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编辑:  赵峦   稿源: 中国日报网站    2005-07-05 09:02:27
[双语新闻]印度岛上古老黑人狩猎采集部落濒临灭绝
  Hunter-gatherers Face Extinction on India Island
摘要:
    印度当地报纸愤愤不平地报道:一伙原始部落的人冲出丛林,手持弓箭和长矛,袭击了位于印度中安达曼岛上的一个村庄,将工具、食物、衣服、现金和珠宝首饰洗劫一空之后扬长而去。这是七年来在当地首次发生这样的袭击事件。
    Indignantly, it reported how primitive tribesmen came out of the jungle armed with bows, arrows and spears, raided a village in India's Middle Andaman island and looted tools, food, clothes, cash and jewelry. It was the first such attack in seven years.

    印度报纸头条惊呼:加洛瓦人充满敌意。

    印度当地报纸愤愤不平地报道:一伙原始部落的人冲出丛林,手持弓箭和长矛,袭击了位于印度中安达曼岛上的一个村庄,将工具、食物、衣服、现金和珠宝首饰洗劫一空之后扬长而去。这是七年来在当地首次发生这样的袭击事件。

    这是加洛瓦狩猎采集者们仍生活在未开化的原始状态的一个迹象?还是来自人类远祖的呼救声,因为他们赖以生存的森林、他们的生活方式甚至生存状态目前都面临着前所未有的威胁?

    “偷猎者经常会为猎取野生动物闯进加洛瓦保护区。”在路透社得到的一份关于四月份袭击事件的内部调查报告中,一位部落福利官员坦率地指出。

    他透露,一些偷猎者盗取了加洛瓦人储藏起来的蜂蜜,并捣毁了储存蜂蜜用的雕刻容器。

    蜂蜜是加洛瓦人所储存的唯一食物,也是他们所拥有的最珍贵的物品之一。显然蜂蜜被盗激怒了他们,于是他们就展开了报复行动。

    “这可真让人不寒而栗,”作家、行动主义者麦德胡斯利·姆科赫尔基说,“灭绝这些狩猎采集者们最稳妥的办法就是夺取他们的领地。”

    加洛瓦人是至今依然勉强生存在安达曼群岛上的四个古老黑人部落中的一个。上个月,印度科学家们声称,DNA证据显示加洛瓦人是人类远祖的直系后裔,在大约65,000至70,000年前从非洲迁移至此地,后因海水上涨而被困在这些岛屿上.

    而仅仅在几年之前, 加洛瓦人还生活在与世隔绝的状态,在他们的伊甸园里保持着简朴的生活方式。后来,政府修建了一条公路,正好穿过他们所居住的森林。

    长约343公里(213英里)的安达曼干道于1989年竣工。它被设计成连接安达曼列岛的经济交通线。然而,人类学家们认为这条公路已经带来了相当恶劣的影响。    

    “这条公路就像是从森林中分割出来的一小片地带,但是这条通道不仅使加洛瓦人受到各种细菌的威胁,也把他们置于外界影响之下,”姆科赫尔基说,“外面的人带来了许多容易让人上瘾的东西。他们供给加洛瓦人香烟和酒类,这样加洛瓦人就不停地回来,把他们的森林资源拿出去卖,以满足他们的烟瘾或酒瘾。”

    早在2002年,印度最高法院就命令安达曼和尼克巴地方政府关闭安达曼干道中穿过加洛瓦保护区的一段长129公里(约80英里)的公路。但目前这条路仍处于开放状态。  

    上个月,路透社记者曾沿路来到加洛瓦保护区的边缘地带。等待时,一辆满载竹子的大货车驶出了保护区,而当地法院早就禁止在保护区内砍伐树木。

    过去,加洛瓦人手持弓箭将外来人驱逐出保护区。但是,自这条公路开通以来的几年时间里,他们中的不少人不但学会了基本的印地语,而且也沾染上了当代社会的恶习。

    “他们以前来这里是为了获取食物、椰子和香蕉,但是现在他们的目标变成了香烟和哌安(一种由萎叶和槟榔果制成的混合物,食用容易使人上瘾)。”姆·拉金德兰说。他在保护区的边上经营着一家路边茶馆。

    "Jarawa turn hostile" screamed the headline from the local paper.

    Indignantly, it reported how primitive tribesmen came out of the jungle armed with bows, arrows and spears, raided a village in India's Middle Andaman island and looted tools, food, clothes, cash and jewelry. It was the first such attack in seven years.

    An indication that the Jarawa hunter-gatherers remain untamed primitives -- or a cry for help from man's earliest ancestors, their forests and their lifestyle, their existence under threat as never before?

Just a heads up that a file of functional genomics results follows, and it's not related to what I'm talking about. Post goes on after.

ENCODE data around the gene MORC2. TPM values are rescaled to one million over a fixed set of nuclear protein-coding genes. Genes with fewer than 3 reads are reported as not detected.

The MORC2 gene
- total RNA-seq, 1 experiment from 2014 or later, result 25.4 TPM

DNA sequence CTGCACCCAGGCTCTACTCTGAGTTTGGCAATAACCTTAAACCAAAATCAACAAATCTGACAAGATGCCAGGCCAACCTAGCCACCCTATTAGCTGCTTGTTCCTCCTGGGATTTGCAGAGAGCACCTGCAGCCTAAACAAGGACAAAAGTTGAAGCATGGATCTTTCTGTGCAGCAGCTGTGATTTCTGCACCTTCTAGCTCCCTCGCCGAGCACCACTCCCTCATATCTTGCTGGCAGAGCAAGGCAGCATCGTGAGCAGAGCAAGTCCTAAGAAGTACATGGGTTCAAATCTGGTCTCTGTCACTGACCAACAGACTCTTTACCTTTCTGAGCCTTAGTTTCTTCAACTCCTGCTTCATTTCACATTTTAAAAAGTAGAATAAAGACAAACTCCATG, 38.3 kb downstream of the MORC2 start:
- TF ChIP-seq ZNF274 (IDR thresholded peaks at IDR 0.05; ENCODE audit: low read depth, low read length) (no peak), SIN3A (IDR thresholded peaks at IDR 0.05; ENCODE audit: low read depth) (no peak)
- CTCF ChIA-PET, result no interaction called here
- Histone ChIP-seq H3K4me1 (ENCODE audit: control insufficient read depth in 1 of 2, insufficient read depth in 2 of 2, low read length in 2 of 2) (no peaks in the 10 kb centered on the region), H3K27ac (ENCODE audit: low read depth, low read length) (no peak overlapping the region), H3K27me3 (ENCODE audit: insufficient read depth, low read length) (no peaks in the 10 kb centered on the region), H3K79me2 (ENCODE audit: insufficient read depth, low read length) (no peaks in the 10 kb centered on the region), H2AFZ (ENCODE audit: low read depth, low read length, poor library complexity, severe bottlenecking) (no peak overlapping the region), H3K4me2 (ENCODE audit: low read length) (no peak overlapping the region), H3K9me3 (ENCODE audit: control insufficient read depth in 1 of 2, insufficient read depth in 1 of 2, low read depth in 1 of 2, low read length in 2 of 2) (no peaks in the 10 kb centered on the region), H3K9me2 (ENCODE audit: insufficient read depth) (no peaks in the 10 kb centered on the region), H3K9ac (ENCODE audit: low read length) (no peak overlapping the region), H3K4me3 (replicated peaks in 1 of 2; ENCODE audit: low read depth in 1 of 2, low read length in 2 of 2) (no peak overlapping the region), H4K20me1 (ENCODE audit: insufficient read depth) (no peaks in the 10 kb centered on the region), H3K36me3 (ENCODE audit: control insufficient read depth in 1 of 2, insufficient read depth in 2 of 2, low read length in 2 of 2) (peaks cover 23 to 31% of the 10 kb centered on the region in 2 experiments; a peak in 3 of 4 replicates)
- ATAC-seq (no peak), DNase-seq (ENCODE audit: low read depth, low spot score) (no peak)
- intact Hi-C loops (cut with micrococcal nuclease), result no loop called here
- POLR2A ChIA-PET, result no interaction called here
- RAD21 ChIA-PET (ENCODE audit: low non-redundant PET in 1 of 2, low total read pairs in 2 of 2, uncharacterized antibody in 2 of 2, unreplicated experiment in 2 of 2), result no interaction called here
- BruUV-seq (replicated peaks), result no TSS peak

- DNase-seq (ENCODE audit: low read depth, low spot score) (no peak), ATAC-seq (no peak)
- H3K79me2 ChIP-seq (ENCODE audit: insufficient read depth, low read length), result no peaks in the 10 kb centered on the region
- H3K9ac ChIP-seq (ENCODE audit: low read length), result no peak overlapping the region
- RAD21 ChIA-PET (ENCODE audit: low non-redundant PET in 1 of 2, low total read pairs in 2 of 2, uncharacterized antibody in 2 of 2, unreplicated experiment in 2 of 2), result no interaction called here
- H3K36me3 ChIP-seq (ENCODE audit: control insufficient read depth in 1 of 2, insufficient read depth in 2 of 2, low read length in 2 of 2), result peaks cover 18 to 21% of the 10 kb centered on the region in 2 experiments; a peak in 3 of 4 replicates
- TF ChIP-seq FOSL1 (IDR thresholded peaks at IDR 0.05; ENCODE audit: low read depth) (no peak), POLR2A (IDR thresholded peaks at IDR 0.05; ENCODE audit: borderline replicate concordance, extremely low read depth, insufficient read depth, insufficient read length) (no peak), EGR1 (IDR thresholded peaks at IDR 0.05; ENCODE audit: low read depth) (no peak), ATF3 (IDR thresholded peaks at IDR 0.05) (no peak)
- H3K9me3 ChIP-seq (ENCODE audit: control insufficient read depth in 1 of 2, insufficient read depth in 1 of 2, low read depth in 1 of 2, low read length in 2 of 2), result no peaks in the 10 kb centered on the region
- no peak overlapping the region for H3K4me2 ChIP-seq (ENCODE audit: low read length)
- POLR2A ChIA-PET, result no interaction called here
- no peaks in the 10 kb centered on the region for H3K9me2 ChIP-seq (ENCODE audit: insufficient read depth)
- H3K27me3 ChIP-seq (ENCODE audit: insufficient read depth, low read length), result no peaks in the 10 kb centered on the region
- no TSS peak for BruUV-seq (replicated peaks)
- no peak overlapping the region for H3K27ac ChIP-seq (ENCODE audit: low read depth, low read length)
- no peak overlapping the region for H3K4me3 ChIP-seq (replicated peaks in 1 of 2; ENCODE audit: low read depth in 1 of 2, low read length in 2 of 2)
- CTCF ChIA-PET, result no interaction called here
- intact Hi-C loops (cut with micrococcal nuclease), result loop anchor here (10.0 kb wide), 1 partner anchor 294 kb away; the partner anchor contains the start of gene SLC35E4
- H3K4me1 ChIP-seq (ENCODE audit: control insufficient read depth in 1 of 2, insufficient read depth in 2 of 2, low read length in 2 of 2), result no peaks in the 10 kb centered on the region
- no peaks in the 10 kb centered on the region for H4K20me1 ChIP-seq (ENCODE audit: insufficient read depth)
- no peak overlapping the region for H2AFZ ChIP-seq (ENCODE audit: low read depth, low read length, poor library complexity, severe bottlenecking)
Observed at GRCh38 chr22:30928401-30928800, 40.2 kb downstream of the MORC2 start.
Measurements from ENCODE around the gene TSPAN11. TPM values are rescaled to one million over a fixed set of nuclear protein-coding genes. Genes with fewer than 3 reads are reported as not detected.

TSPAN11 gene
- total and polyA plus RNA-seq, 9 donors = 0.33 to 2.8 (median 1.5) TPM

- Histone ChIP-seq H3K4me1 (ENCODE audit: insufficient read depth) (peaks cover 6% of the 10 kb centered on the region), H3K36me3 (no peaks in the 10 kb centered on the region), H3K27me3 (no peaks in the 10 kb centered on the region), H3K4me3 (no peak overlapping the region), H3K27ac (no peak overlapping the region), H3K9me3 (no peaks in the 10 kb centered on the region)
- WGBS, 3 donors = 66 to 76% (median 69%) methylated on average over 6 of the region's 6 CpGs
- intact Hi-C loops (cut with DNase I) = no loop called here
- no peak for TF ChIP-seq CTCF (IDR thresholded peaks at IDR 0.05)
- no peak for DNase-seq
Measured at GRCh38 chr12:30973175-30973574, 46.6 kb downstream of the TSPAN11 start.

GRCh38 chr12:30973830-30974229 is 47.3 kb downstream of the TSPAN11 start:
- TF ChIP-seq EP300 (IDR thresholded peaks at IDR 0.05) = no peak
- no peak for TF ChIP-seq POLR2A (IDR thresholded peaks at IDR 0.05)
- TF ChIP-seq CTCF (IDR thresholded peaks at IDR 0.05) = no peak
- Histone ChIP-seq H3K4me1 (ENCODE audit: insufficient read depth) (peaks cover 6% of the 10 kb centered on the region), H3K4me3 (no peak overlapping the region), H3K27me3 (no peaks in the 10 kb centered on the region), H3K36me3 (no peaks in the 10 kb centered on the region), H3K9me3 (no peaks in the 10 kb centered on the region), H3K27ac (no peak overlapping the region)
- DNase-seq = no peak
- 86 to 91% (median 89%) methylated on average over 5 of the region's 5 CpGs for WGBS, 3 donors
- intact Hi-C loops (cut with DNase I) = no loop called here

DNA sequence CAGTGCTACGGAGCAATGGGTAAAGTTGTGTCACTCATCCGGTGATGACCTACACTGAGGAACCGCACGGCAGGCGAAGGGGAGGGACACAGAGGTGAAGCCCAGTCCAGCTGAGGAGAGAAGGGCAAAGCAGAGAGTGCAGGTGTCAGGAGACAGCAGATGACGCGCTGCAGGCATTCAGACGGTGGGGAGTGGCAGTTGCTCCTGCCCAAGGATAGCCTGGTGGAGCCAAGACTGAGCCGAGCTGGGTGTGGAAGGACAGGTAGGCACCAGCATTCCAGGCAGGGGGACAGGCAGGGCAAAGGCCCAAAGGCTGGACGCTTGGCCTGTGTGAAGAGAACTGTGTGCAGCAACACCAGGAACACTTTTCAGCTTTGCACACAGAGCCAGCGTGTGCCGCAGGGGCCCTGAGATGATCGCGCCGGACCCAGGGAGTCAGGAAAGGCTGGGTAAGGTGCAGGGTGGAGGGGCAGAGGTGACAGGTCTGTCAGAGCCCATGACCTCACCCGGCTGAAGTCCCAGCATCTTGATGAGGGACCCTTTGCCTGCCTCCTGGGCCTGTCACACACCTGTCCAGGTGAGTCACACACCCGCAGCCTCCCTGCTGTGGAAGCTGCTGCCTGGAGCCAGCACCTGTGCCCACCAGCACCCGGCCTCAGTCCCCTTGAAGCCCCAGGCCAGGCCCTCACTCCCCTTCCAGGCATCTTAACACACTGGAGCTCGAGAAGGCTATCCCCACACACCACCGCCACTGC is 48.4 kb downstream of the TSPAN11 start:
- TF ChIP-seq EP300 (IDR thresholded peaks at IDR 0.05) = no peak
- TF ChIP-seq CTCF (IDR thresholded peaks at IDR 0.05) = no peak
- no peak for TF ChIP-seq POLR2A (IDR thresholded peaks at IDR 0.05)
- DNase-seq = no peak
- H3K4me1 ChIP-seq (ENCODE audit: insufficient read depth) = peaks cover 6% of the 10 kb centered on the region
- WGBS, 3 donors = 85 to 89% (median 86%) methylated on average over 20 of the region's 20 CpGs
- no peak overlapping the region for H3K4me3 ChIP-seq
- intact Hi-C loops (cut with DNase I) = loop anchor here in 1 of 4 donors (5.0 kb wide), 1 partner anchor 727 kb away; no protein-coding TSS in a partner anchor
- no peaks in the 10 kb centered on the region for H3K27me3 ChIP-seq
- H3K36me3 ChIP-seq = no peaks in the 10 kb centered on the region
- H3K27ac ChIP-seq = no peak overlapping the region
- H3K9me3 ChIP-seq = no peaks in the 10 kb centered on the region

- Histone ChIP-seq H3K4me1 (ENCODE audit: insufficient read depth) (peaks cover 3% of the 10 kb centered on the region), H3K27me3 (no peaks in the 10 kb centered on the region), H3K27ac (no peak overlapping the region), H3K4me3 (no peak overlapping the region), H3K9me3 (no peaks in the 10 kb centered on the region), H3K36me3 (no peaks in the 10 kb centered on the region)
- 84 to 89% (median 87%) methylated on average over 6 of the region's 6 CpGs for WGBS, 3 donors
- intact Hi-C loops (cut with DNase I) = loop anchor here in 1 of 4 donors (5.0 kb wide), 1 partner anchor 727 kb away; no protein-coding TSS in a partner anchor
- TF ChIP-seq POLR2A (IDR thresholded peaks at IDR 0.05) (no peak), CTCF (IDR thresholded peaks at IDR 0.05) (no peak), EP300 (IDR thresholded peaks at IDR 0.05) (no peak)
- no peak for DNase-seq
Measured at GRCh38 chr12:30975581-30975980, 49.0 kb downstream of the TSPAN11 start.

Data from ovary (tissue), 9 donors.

"It is usual that poachers enter into Jarawa reserve areas to hunt wild animals," a tribal welfare officer blithely notes in an internal report on April's attack, obtained by Reuters.

    Some of the poachers, he said, had stolen honey buried by the Jarawa and destroyed the carved containers used to store it.

    Honey is the only food the Jarawa store, one of the most precious things they have. Enraged, they had retaliated.

    "It is really frightening," said author and activist Madhusree Mukherjee. "The surest way to kill hunter-gatherers is to take away their territory."

    The Jarawa are one of four ancient Negroid tribes barely surviving on the Andamans. Last month, Indian scientists said DNA evidence suggested they were direct descendents of man's earliest ancestors, who migrated from Africa 65,000 to 70,000 years ago, only to be stranded on the islands by rising seawater.

    Until just a few years ago, the Jarawa lived in isolation, preserving a simple lifestyle in their own Garden of Eden. Then the government built a road through their forest.

    The 343-km (213-mile) Andaman Trunk Road (ATR), completed in 1989, was designed as an economic lifeline to link the island chain. Anthropologists say it has had a more sinister impact.

    "The road may look like a little strip of land cutting through the forest, but it is a conduit opening the Jarawa up not just to germs but to all kinds of outside influence," said Mukherjee.

    "Outsiders induce addictions. They supply them with tobacco or alcohol, so the Jarawa keep coming back, and have to bring their forest resources out to feed their addictions."

    In 2002 the Supreme Court ordered the Andaman and Nicobar government to close the 129-km (80-mile) stretch of the ATR passing through the Jarawa reserve. But the road remains open.

    Reuters took the road to the edge of the Jarawa reserve last month. As we waited, a truck came out of the reserve piled high with bamboo, in contravention of a court ban on logging.

    In the old days, the Jarawa used to chase outsiders away with their bows and arrows. In just a few years since the road was opened, many have learned basic Hindi, as well as modern vices.

    "They used to come for food, coconuts and bananas," said M. Rajendran, who runs a roadside tea shop on the edge of the reserve. "Now, they come for tobacco and paan (an addictive mixture of betel leaves and areca nut)."

 

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